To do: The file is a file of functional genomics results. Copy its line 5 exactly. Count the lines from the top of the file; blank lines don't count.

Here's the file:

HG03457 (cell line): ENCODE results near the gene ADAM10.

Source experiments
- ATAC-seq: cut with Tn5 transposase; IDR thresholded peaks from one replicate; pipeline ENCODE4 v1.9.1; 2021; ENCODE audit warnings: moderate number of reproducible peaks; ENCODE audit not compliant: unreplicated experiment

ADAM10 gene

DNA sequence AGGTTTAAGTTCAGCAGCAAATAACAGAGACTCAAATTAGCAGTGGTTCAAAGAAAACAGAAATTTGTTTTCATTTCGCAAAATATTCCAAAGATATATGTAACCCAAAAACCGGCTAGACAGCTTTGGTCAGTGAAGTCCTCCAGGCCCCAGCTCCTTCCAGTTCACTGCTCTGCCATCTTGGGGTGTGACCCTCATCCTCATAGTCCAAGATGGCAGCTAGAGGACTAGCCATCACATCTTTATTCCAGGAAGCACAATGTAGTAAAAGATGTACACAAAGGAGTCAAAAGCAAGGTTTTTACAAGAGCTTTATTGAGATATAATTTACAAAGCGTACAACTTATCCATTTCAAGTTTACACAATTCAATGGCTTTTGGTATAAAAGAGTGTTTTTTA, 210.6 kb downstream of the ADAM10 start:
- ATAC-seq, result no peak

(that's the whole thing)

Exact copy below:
DNA sequence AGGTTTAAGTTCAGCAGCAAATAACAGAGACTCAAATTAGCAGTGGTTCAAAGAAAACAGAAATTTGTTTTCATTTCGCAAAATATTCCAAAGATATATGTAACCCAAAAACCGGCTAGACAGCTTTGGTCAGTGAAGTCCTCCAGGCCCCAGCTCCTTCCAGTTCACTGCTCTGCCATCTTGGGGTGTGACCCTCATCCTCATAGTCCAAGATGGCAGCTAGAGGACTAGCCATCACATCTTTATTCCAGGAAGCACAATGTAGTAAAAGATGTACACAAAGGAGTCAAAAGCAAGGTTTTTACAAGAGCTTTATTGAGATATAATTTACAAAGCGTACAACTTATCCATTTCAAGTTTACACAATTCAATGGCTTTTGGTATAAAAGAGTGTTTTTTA, 210.6 kb downstream of the ADAM10 start: